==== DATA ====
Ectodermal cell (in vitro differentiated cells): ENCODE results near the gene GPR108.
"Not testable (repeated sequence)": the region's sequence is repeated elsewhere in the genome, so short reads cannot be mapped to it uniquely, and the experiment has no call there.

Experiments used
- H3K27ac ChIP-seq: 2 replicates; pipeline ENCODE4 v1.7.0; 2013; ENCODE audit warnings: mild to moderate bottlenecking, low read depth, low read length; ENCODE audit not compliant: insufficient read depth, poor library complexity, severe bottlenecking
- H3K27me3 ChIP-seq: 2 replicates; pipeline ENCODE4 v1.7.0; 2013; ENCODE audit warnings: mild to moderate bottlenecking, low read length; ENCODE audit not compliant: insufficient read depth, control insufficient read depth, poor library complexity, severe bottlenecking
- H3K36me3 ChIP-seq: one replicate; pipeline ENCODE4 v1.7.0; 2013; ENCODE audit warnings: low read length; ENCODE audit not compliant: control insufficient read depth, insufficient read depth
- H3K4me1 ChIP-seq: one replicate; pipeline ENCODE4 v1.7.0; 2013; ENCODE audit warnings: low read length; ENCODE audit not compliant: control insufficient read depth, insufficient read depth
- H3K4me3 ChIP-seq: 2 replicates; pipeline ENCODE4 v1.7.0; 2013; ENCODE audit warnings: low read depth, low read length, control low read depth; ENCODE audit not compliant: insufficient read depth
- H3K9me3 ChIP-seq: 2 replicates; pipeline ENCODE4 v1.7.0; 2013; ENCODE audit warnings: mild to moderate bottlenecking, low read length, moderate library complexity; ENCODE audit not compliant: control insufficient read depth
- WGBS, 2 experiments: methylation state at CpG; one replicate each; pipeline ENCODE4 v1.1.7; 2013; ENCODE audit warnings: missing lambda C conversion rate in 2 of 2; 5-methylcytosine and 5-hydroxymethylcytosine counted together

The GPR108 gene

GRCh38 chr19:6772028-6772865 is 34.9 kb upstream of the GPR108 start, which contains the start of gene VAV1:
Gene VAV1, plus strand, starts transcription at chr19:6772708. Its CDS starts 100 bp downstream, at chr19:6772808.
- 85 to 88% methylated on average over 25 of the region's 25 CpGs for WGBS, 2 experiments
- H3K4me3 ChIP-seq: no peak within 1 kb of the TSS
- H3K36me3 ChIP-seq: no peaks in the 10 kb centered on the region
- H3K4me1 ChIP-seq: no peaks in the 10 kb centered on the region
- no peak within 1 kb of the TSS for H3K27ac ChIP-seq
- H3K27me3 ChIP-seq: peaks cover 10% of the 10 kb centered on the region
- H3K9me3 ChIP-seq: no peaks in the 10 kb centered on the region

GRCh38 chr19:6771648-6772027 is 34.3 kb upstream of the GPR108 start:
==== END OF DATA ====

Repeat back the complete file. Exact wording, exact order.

Ectodermal cell (in vitro differentiated cells): ENCODE results near the gene GPR108.
"Not testable (repeated sequence)": the region's sequence is repeated elsewhere in the genome, so short reads cannot be mapped to it uniquely, and the experiment has no call there.

Experiments used
- H3K27ac ChIP-seq: 2 replicates; pipeline ENCODE4 v1.7.0; 2013; ENCODE audit warnings: mild to moderate bottlenecking, low read depth, low read length; ENCODE audit not compliant: insufficient read depth, poor library complexity, severe bottlenecking
- H3K27me3 ChIP-seq: 2 replicates; pipeline ENCODE4 v1.7.0; 2013; ENCODE audit warnings: mild to moderate bottlenecking, low read length; ENCODE audit not compliant: insufficient read depth, control insufficient read depth, poor library complexity, severe bottlenecking
- H3K36me3 ChIP-seq: one replicate; pipeline ENCODE4 v1.7.0; 2013; ENCODE audit warnings: low read length; ENCODE audit not compliant: control insufficient read depth, insufficient read depth
- H3K4me1 ChIP-seq: one replicate; pipeline ENCODE4 v1.7.0; 2013; ENCODE audit warnings: low read length; ENCODE audit not compliant: control insufficient read depth, insufficient read depth
- H3K4me3 ChIP-seq: 2 replicates; pipeline ENCODE4 v1.7.0; 2013; ENCODE audit warnings: low read depth, low read length, control low read depth; ENCODE audit not compliant: insufficient read depth
- H3K9me3 ChIP-seq: 2 replicates; pipeline ENCODE4 v1.7.0; 2013; ENCODE audit warnings: mild to moderate bottlenecking, low read length, moderate library complexity; ENCODE audit not compliant: control insufficient read depth
- WGBS, 2 experiments: methylation state at CpG; one replicate each; pipeline ENCODE4 v1.1.7; 2013; ENCODE audit warnings: missing lambda C conversion rate in 2 of 2; 5-methylcytosine and 5-hydroxymethylcytosine counted together

The GPR108 gene

GRCh38 chr19:6772028-6772865 is 34.9 kb upstream of the GPR108 start, which contains the start of gene VAV1:
Gene VAV1, plus strand, starts transcription at chr19:6772708. Its CDS starts 100 bp downstream, at chr19:6772808.
- 85 to 88% methylated on average over 25 of the region's 25 CpGs for WGBS, 2 experiments
- H3K4me3 ChIP-seq: no peak within 1 kb of the TSS
- H3K36me3 ChIP-seq: no peaks in the 10 kb centered on the region
- H3K4me1 ChIP-seq: no peaks in the 10 kb centered on the region
- no peak within 1 kb of the TSS for H3K27ac ChIP-seq
- H3K27me3 ChIP-seq: peaks cover 10% of the 10 kb centered on the region
- H3K9me3 ChIP-seq: no peaks in the 10 kb centered on the region

GRCh38 chr19:6771648-6772027 is 34.3 kb upstream of the GPR108 start: